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Area hopes to attract boomers
High hopes for tourism in the Fredericksburg area for 2008, beyond

Date published: 3/13/2008


Baby boomers like to splurge on travel, and have four to six weeks of vacation time, on average.

The Fredericksburg region hopes to capture that demographic, and its dollars.

"Not only do they have the money, they have the time to spend it," said Art Webb, president of BCF Advertising, a marketing agency promoting Fredericksburg area attractions.

BCF, based in Virginia Beach, is responsible for the "Timeless" Fredericksburg media campaign. It also handles advertising for statewide Virginia tourism.

Yesterday, Webb described how to market Fredericksburg-area attractions to baby boomers before more than 100 at a regional tourism event.

Sponsored by the Greater Fredericksburg Tourism Partnership, the session at Riverside Conference Center in Stafford was also a snapshot look at the past year's tourism successes, and a glance ahead. Stafford, Spotsylvania and Fredericksburg contribute to the partnership.

The region draws include: golf, Civil War battlefields, Colonial sites, conferences, and visits to places like the National Museum of the Marine Corps, and in the future, the Kalahari water park in Fredericksburg.

The rising cost of gas--hitting a national average of $3.25 a gallon yesterday--may work in the region's favor, said Bob Carter, Stafford's assistant director of economic development.

Travelers may choose shorter trips on the East Coast instead of Florida.

Kelly Hannon: 540/374-5436
Email: khannon@freelancestar.com

Anyone born between 1946 and 1964 qualifies as a member of the baby boom generation. Today, those babies are adults ages 44 to 62 years old.

That's such a a wide age range, you cannot put a label on the group, Art Webb said. One boomer may be starting a family, another is looking toward retirement.

And there's one label to avoid at all cost. "Never ever, ever, ever make the mistake of calling them seniors," Webb said.

Boomers surveyed don't consider themselves old until they turn 73, and the early 50s are just beginning middle age, he said. That translates to a population that expects to do a lot of traveling over the next 20 to 30 years, he said.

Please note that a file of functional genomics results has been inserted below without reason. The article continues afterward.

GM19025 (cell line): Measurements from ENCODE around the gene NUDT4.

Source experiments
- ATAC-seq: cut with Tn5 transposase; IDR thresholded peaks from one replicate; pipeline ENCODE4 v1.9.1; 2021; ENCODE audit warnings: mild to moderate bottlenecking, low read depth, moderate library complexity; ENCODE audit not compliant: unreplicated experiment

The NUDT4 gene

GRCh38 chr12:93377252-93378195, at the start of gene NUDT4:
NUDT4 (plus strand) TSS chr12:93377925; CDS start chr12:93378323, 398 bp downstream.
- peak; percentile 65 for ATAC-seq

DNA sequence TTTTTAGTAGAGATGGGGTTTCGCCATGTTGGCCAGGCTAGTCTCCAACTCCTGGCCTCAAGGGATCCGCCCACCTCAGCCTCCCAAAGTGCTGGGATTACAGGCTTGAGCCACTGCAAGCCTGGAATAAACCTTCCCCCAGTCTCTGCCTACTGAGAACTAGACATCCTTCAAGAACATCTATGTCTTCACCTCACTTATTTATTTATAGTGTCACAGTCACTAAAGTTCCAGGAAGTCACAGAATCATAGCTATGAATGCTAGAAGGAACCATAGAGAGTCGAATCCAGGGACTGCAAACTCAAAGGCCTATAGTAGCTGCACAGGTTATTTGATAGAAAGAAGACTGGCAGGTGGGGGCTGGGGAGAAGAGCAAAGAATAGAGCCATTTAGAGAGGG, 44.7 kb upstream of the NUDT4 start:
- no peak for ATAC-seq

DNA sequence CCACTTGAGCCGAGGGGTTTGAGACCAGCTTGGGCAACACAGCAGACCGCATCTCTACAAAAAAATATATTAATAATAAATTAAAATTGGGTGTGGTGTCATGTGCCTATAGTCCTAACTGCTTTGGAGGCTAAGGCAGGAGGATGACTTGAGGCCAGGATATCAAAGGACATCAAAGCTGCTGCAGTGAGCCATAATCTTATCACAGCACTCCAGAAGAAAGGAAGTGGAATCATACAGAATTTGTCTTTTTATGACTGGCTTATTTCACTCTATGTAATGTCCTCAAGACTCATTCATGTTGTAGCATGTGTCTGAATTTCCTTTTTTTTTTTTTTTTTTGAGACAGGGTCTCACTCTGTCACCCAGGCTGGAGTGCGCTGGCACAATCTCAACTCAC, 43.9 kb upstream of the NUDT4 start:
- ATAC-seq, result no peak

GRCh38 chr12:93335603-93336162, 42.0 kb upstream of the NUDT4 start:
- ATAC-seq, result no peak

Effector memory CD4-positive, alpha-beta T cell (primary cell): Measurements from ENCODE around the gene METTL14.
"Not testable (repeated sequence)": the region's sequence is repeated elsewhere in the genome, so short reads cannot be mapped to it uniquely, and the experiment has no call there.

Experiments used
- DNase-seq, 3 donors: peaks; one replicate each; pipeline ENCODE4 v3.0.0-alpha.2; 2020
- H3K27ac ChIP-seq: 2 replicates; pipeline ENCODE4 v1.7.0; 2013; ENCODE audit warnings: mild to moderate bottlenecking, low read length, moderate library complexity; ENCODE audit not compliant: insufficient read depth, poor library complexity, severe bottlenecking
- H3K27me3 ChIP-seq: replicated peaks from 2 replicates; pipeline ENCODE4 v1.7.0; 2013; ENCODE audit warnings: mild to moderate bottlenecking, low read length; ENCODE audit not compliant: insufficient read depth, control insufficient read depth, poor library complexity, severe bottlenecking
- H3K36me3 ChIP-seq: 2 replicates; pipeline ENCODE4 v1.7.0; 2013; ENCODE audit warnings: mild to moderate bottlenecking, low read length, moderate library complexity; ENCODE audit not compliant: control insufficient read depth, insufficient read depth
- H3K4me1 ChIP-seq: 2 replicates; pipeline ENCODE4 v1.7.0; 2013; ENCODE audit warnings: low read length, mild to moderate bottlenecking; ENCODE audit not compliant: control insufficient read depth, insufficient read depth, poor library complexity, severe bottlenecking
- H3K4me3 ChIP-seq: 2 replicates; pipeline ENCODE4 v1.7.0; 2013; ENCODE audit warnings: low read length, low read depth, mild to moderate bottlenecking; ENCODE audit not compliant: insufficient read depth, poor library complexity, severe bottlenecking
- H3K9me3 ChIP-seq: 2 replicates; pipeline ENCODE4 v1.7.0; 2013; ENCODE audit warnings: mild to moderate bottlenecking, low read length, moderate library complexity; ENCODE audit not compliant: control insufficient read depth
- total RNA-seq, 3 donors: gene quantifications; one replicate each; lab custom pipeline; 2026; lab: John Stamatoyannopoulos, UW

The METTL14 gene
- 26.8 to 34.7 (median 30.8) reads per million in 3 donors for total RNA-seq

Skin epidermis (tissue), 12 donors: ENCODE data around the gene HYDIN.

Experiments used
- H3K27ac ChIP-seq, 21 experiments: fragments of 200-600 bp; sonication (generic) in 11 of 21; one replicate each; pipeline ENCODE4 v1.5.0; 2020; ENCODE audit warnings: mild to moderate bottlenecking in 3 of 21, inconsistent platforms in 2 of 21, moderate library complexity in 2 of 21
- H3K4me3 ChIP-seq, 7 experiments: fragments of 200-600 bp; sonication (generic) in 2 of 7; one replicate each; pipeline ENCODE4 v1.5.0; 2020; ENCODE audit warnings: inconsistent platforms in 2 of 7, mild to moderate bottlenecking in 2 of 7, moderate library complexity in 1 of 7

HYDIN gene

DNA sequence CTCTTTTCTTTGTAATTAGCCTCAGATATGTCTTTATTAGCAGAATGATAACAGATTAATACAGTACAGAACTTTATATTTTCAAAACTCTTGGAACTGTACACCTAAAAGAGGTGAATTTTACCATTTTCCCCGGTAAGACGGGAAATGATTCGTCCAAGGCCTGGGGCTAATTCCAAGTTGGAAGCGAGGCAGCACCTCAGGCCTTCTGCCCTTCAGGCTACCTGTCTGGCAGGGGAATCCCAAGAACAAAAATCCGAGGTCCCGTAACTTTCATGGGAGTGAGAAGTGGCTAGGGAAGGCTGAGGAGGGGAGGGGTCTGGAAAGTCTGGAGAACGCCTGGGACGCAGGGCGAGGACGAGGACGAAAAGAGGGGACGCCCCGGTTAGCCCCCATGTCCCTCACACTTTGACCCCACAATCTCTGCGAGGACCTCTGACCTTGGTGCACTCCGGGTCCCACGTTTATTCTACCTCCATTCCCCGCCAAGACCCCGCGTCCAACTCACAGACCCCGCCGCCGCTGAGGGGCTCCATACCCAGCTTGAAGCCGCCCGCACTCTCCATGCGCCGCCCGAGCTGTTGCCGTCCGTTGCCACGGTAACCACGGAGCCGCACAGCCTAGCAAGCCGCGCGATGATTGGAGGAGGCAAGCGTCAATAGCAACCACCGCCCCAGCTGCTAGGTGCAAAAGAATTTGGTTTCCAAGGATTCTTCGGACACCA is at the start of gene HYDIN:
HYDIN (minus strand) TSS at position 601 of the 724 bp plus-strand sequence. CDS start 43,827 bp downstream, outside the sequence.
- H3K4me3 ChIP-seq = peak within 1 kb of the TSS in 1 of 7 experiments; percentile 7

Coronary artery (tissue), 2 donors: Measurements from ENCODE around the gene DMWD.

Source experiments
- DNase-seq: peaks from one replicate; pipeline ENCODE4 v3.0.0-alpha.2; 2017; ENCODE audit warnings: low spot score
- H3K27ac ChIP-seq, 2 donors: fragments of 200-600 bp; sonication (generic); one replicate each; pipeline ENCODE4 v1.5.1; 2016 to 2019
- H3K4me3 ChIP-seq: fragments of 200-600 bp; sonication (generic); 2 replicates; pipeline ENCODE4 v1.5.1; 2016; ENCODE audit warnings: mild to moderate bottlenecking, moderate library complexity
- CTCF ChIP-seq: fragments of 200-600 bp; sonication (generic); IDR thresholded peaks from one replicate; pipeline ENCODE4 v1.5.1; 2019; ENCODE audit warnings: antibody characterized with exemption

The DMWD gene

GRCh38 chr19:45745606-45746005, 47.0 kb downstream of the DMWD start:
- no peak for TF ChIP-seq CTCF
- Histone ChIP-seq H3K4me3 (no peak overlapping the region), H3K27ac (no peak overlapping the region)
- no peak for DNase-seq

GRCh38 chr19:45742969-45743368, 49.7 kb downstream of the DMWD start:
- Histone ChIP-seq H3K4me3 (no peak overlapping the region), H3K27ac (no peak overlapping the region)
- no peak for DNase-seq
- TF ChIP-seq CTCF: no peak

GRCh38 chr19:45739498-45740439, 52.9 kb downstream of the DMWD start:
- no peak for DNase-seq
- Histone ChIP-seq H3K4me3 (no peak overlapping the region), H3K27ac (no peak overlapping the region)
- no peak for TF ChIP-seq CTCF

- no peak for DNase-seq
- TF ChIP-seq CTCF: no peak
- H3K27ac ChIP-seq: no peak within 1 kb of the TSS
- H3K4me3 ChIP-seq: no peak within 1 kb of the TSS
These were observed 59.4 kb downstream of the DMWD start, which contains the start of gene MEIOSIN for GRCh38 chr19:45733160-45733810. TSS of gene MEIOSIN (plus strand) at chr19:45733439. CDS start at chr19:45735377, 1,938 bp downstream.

Boomers value volunteering on vacation, learning, adventure, multigenerational travel, and memorable and emotional experiences.

This age group controls 70 percent of the nation's net worth, and a significant number live within a six-hour drive of Fredericksburg.

Webb said businesses should think: "How can we deliver a self-enriching experience to this audience that has more disposable income than any other demographic in the history of the world?"


The partnership is advertising Fredericksburg tourism to travelers in Baltimore, Philadelphia, Richmond and Washington, D.C. It's also getting attention from the New York market, according to BCF research.

The target populations within these regions are couples ages 40 and older, as well as families with children, baby boomers and Civil War enthusiasts.

Research of media use within these cities found married individuals, as well as couples with children, used the Internet more than newspapers, TV and radio for news and information, according to Katherine Kivlighan of BCF Advertising.


The Fredericksburg tourism Web site, visitfred.com, has had 136,334 unique visitors since July 1, 2007. Most Web site visitors are in Virginia, New York, Maryland, Pennsylvania and the Washington area.

The most popular pages on the site are the homepage, things to do, events, lodging and dining.

Podcasts on local attractions will be added to the site later this year.


A one-day motorcoach trip can bring $2,536 to $4,563 to a region, according to the American Bus Association research.

An overnight motorcoach trip can translate to $5,094 to $11,264.

"It's big, it's important to us, and we actively go after the motorcoach business," said Lura Hill, tourism sales manager for Fredericksburg.

At least 89,845 people visited Fredericksburg on a motorcoach tour last year, as part of 2,065 groups.

Hill thinks that number is underreported, since she gets feedback from only a few hotels, one restaurant, and groups that contact the tourism office.

Hill intends to represent the Fredericksburg area at conferences that could attract more motorcoach tours.


Golf brought more than $200,000 into the Fredericksburg region in 2005 and 2006, respectively, and in just two months in 2008, the area already has $133,000 in bookings, with 10 months of the year to go.

A severe winter in the Northeast could be driving interest, Carter said.

Also, Genesis Golf has been hired to promote overnight golf packages in the Fredericksburg area.

M.C. Moncure, Stafford tourism manager, said the company has visited each local course.

"They know what type of grass is at Lee's Hill versus Augustine," Moncure said.